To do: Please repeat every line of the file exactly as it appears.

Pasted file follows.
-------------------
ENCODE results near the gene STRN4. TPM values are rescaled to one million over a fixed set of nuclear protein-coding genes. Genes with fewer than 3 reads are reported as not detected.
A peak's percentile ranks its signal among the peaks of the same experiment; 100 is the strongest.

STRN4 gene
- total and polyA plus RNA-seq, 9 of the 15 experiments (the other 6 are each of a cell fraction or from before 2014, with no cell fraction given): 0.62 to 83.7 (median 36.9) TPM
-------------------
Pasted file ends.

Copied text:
ENCODE results near the gene STRN4. TPM values are rescaled to one million over a fixed set of nuclear protein-coding genes. Genes with fewer than 3 reads are reported as not detected.
A peak's percentile ranks its signal among the peaks of the same experiment; 100 is the strongest.

STRN4 gene
- total and polyA plus RNA-seq, 9 of the 15 experiments (the other 6 are each of a cell fraction or from before 2014, with no cell fraction given): 0.62 to 83.7 (median 36.9) TPM